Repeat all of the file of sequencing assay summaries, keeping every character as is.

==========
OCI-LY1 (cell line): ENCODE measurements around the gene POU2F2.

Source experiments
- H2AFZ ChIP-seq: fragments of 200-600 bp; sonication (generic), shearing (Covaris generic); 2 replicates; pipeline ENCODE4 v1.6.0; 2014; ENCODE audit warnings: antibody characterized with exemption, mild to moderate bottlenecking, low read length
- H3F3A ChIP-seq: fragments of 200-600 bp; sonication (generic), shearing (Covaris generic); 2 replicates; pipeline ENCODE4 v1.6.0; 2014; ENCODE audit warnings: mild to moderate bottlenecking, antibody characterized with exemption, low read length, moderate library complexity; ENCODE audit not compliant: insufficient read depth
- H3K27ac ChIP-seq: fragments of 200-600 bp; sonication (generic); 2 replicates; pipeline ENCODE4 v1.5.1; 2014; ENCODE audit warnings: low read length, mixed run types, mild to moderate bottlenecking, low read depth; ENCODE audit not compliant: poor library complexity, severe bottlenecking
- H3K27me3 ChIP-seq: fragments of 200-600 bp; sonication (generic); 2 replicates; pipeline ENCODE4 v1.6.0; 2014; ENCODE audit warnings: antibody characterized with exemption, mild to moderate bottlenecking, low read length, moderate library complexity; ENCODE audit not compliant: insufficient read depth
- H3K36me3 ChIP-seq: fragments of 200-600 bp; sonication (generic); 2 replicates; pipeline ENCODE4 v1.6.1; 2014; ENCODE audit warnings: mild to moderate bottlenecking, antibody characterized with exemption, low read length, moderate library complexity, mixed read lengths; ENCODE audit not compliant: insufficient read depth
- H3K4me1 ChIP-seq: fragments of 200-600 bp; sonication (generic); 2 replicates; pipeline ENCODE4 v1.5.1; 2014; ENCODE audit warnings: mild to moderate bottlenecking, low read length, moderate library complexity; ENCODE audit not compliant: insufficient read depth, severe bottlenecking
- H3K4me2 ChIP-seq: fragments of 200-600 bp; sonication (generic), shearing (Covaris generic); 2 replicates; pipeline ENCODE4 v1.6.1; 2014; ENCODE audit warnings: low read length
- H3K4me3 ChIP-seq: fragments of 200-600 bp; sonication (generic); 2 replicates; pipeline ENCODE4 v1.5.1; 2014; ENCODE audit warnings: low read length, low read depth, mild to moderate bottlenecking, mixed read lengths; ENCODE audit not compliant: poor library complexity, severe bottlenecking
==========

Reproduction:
OCI-LY1 (cell line): ENCODE measurements around the gene POU2F2.

Source experiments
- H2AFZ ChIP-seq: fragments of 200-600 bp; sonication (generic), shearing (Covaris generic); 2 replicates; pipeline ENCODE4 v1.6.0; 2014; ENCODE audit warnings: antibody characterized with exemption, mild to moderate bottlenecking, low read length
- H3F3A ChIP-seq: fragments of 200-600 bp; sonication (generic), shearing (Covaris generic); 2 replicates; pipeline ENCODE4 v1.6.0; 2014; ENCODE audit warnings: mild to moderate bottlenecking, antibody characterized with exemption, low read length, moderate library complexity; ENCODE audit not compliant: insufficient read depth
- H3K27ac ChIP-seq: fragments of 200-600 bp; sonication (generic); 2 replicates; pipeline ENCODE4 v1.5.1; 2014; ENCODE audit warnings: low read length, mixed run types, mild to moderate bottlenecking, low read depth; ENCODE audit not compliant: poor library complexity, severe bottlenecking
- H3K27me3 ChIP-seq: fragments of 200-600 bp; sonication (generic); 2 replicates; pipeline ENCODE4 v1.6.0; 2014; ENCODE audit warnings: antibody characterized with exemption, mild to moderate bottlenecking, low read length, moderate library complexity; ENCODE audit not compliant: insufficient read depth
- H3K36me3 ChIP-seq: fragments of 200-600 bp; sonication (generic); 2 replicates; pipeline ENCODE4 v1.6.1; 2014; ENCODE audit warnings: mild to moderate bottlenecking, antibody characterized with exemption, low read length, moderate library complexity, mixed read lengths; ENCODE audit not compliant: insufficient read depth
- H3K4me1 ChIP-seq: fragments of 200-600 bp; sonication (generic); 2 replicates; pipeline ENCODE4 v1.5.1; 2014; ENCODE audit warnings: mild to moderate bottlenecking, low read length, moderate library complexity; ENCODE audit not compliant: insufficient read depth, severe bottlenecking
- H3K4me2 ChIP-seq: fragments of 200-600 bp; sonication (generic), shearing (Covaris generic); 2 replicates; pipeline ENCODE4 v1.6.1; 2014; ENCODE audit warnings: low read length
- H3K4me3 ChIP-seq: fragments of 200-600 bp; sonication (generic); 2 replicates; pipeline ENCODE4 v1.5.1; 2014; ENCODE audit warnings: low read length, low read depth, mild to moderate bottlenecking, mixed read lengths; ENCODE audit not compliant: poor library complexity, severe bottlenecking